Our invention has for its object the making of rectangular bales of elastic and yieldable material of high density.

Our invention relates to a method of forming a rectangular bale of great density by compressing a mass of flexible and yieldable material under great pressure in a curved form, having its top and bottom curved in the same direction. The resulting bale when removed from the embrace of the'compressin g means will assume a shape having flat sides and straight corners.

The invention relates more particularly to the baling of cotton; but the invention is not to be understood, however, as being exclusively limited to the baling of cotton or other fibers, as any form of flexible and yieldable material may be equally well employed, as hay, cloth, paper, or hides} The invention, however, is limited to the method of forming rectangular bales of high density. By high density We mean that degree of compression which in the art to which the substance of the bale relates is considered as being high in contradistinction to being low. In the art of cotton-baling, for instance, any density over twenty-eight or thirty pounds to the cubicfoot is considered as being high. Baling under high densities requires different methods and modes of procedure than baling under low densities.

By our method'we compress the material under great pressure in a curved form, having its top and bottom curved in the same direction. The resulting bale is curved-that is, with a convex top and concave bottom and straight parallel sides and ends-until it is secured by ties and released from external pressure, when it immediately assumes a rectangular form.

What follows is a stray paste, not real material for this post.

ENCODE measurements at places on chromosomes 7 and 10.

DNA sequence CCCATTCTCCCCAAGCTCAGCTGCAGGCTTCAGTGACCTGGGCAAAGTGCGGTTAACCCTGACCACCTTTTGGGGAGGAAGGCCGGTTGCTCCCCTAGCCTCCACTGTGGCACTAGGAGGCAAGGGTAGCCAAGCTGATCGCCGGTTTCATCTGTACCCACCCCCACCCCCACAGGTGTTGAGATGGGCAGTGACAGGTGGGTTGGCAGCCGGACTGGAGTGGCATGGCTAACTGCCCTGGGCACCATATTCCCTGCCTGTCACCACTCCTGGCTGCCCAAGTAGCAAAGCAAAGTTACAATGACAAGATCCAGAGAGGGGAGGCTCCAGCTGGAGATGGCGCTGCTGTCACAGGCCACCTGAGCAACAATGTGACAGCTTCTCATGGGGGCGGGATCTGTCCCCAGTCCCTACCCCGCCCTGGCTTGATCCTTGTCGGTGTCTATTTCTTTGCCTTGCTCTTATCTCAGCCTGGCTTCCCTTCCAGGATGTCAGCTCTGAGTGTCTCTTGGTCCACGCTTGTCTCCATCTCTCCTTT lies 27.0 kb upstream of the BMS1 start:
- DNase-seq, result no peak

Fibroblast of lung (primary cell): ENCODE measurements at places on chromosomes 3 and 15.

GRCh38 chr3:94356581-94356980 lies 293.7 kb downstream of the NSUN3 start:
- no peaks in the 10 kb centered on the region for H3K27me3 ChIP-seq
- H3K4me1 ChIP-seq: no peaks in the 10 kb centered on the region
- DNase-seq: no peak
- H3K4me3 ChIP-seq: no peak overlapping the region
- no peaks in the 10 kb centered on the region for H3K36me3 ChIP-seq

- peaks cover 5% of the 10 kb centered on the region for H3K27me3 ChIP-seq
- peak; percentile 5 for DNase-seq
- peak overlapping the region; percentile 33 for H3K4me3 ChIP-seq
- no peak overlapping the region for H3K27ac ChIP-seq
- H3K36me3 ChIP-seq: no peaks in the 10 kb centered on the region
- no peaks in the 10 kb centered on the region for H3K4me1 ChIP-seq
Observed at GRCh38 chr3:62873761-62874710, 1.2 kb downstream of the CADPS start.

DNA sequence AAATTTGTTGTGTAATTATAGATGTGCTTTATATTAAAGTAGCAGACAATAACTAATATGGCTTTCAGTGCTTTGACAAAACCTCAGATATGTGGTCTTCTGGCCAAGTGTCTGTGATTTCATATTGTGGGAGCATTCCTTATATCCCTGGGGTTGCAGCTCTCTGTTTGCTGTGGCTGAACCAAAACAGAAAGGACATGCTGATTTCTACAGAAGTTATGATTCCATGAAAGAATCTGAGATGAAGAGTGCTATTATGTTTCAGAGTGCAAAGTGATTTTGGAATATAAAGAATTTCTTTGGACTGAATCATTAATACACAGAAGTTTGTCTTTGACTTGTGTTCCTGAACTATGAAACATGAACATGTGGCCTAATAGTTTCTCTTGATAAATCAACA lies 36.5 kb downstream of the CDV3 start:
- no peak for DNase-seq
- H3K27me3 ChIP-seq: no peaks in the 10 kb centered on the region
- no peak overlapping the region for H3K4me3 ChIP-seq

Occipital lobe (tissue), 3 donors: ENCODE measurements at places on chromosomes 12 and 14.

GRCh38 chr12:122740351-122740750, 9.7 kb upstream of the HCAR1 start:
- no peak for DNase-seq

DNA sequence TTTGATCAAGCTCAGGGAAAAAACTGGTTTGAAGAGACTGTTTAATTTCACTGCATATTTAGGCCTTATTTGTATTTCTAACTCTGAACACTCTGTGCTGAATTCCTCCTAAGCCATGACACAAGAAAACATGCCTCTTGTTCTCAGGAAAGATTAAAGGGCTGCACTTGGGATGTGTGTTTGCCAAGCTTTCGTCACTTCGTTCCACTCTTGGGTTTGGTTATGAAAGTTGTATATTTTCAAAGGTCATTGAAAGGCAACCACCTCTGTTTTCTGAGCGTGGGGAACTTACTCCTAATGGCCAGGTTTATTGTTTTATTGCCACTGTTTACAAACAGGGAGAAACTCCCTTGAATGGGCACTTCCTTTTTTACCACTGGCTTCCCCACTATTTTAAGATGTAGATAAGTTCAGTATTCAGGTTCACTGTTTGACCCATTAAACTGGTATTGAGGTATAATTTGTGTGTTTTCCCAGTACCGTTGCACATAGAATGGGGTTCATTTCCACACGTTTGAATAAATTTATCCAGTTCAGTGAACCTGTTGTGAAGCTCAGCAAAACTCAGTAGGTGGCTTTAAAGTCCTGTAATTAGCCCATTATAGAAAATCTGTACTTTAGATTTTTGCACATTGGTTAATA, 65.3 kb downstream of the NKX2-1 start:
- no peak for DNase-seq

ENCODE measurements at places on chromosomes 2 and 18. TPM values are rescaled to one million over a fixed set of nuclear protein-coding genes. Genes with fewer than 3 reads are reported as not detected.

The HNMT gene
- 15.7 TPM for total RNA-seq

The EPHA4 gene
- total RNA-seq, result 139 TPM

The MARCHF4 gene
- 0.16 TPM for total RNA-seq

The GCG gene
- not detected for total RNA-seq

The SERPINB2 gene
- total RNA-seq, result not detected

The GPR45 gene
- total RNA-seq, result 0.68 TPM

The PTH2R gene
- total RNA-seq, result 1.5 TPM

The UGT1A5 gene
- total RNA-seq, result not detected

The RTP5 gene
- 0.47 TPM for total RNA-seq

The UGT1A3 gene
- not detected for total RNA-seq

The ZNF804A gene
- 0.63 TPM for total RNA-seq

If the top and bottomof the bale be formed flat instead of curved, the bale upon being hooped and released from external pressure will assume a shape other than rectangular.

We have observed that all bales that are initially formed rectangular undergreatpressure between flat surfaces always assume a form other than rectangular when released from external pressure.

We have found that by compressing the mass of material in curved form having the top and bottom curved in the same direction the bale will not have such a tendency to assume a form other than rectangular. Upon the bale being hooped and the external pressure transferred from two opposite sides to four sides, at least," of the sixthe bale will be confined at its periphery and the confining strain equally distributed thereover. The peripherally-constrained mass will tend to assume a form whereby the bulk will increase with'a constant extent of periphery, the 0011- cave bottom will become flat, the convex top will assume the same shape, and the resulting bale will be rectangular.